Patients dying from rationing insulin have increased rapidly, U.N. tries a new solution

Diabetic ketoacidosis is a dreadful way to die. It’s what happens when you don’t produce enough insulin. Your blood sugar gets so high that your blood becomes extremely acidic, your cells start to get dehydrated, and your body stops functioning properly, which leads to several issues. Most people’s bodies create insulin, which regulates the amount of sugar in the blood.

Despite several promises by pharmaceutical companies to limit insulin price increase, life-saving drugs still likely to remain out of reach for many patients who have diabetes, which can be fatal or nearly fatal as per the research. As part of World Diabetes Day, the U.N. World Health Organization recently announced a current initiative to sponsor the production of insulin under a procedure known as prequalification, earlier used to create lower-priced generic versions of drugs utilized to treat TB, HIV, and malaria. Once a drug is prequalified, it can be bought in bulk by international agencies at lesser prices. This year alone, there have been around four reported deaths owing to insulin rationing. And it’s not only families living on the margins who are also struggling to afford their diabetes tablets. The latest reports depict patients in their 20s from middle-class backgrounds who hold jobs and have health insurance, but who died after taking drastic steps to control costs for their insulin.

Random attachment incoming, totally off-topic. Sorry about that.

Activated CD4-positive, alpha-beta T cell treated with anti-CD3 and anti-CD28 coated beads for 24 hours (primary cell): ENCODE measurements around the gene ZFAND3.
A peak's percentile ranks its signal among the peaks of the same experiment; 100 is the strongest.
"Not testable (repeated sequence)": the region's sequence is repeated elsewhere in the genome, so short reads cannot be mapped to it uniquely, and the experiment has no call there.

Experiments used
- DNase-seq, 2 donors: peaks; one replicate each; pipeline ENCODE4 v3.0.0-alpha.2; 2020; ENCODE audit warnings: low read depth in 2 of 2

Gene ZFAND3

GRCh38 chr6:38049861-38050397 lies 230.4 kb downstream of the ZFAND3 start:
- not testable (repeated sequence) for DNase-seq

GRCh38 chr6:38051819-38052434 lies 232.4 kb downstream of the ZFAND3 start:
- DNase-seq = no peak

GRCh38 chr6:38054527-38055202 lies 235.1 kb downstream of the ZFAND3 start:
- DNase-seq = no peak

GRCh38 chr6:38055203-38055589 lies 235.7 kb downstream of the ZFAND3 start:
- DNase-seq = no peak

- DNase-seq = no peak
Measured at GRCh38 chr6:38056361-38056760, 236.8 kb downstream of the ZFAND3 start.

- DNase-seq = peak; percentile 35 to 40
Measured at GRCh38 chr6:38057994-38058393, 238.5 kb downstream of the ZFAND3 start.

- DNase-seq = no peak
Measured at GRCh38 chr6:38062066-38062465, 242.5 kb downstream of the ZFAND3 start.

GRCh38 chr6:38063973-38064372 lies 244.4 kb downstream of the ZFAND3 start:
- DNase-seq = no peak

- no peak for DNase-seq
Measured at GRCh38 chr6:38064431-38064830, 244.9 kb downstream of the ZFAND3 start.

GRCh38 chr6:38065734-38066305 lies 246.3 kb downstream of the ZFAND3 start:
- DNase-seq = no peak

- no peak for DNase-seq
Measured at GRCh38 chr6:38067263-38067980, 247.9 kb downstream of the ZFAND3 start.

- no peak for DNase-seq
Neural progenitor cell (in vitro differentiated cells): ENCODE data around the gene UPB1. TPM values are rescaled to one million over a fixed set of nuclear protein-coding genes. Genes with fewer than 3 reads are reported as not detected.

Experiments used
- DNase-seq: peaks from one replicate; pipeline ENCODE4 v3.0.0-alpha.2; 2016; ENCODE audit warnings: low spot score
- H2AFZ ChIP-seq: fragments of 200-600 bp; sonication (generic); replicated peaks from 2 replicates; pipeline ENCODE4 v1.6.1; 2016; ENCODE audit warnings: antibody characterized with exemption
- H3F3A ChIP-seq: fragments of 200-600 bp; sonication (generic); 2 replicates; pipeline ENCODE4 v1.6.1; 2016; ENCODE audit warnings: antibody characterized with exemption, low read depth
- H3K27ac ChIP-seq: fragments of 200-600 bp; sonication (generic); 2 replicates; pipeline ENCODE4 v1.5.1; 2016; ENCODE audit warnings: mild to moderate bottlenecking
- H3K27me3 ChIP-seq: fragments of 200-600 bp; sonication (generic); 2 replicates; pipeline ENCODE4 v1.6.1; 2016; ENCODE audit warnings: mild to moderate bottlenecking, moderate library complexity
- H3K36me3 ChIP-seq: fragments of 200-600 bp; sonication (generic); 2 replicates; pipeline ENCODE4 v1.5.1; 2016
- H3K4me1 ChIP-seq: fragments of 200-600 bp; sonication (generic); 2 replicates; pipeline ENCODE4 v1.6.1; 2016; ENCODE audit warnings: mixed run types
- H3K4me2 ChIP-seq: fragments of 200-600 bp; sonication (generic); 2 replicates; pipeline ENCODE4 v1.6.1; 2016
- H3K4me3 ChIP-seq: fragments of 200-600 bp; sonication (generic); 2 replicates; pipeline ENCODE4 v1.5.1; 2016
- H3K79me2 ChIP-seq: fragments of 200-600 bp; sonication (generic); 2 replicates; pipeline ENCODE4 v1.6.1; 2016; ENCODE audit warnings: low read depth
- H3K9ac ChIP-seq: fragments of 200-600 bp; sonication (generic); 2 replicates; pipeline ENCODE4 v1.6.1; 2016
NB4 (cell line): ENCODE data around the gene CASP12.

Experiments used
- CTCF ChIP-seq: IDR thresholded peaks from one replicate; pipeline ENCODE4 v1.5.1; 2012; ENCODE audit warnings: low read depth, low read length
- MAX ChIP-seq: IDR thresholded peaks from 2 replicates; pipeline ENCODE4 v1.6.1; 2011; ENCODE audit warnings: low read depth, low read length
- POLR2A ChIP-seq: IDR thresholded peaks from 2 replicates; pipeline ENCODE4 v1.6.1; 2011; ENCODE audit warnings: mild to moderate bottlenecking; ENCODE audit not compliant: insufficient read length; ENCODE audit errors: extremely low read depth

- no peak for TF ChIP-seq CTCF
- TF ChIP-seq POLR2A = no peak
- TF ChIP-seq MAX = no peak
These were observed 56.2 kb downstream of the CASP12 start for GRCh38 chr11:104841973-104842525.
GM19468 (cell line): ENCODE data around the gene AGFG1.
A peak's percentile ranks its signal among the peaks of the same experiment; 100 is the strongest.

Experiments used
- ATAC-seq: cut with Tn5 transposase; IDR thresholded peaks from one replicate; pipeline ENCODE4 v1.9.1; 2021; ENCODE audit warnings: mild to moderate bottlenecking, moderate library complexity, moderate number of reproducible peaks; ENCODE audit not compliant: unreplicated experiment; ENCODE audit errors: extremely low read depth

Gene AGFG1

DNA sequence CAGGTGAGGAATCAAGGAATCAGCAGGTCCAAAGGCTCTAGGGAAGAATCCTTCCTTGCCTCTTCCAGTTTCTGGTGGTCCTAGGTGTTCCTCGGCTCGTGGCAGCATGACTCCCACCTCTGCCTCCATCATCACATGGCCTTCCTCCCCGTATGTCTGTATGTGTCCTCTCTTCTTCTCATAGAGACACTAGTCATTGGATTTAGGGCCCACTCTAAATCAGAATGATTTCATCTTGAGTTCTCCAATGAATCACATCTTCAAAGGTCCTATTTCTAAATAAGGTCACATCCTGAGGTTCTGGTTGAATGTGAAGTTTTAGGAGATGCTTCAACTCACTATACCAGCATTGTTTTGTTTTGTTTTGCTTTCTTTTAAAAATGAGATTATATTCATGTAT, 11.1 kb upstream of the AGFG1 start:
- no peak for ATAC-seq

One in five patients with diabetes reports using less insulin than prescribed due to the price, according to a recent study by researchers. There are about 32 million adults with diabetes and about 1.30 million children as well as adults with type one diabetes, according to a prediction from the American Diabetes Association. In spite of being discovered in the 1920s and costing as little as $5 per vial to generate, insulin now has an average list price of around $350 per vial.


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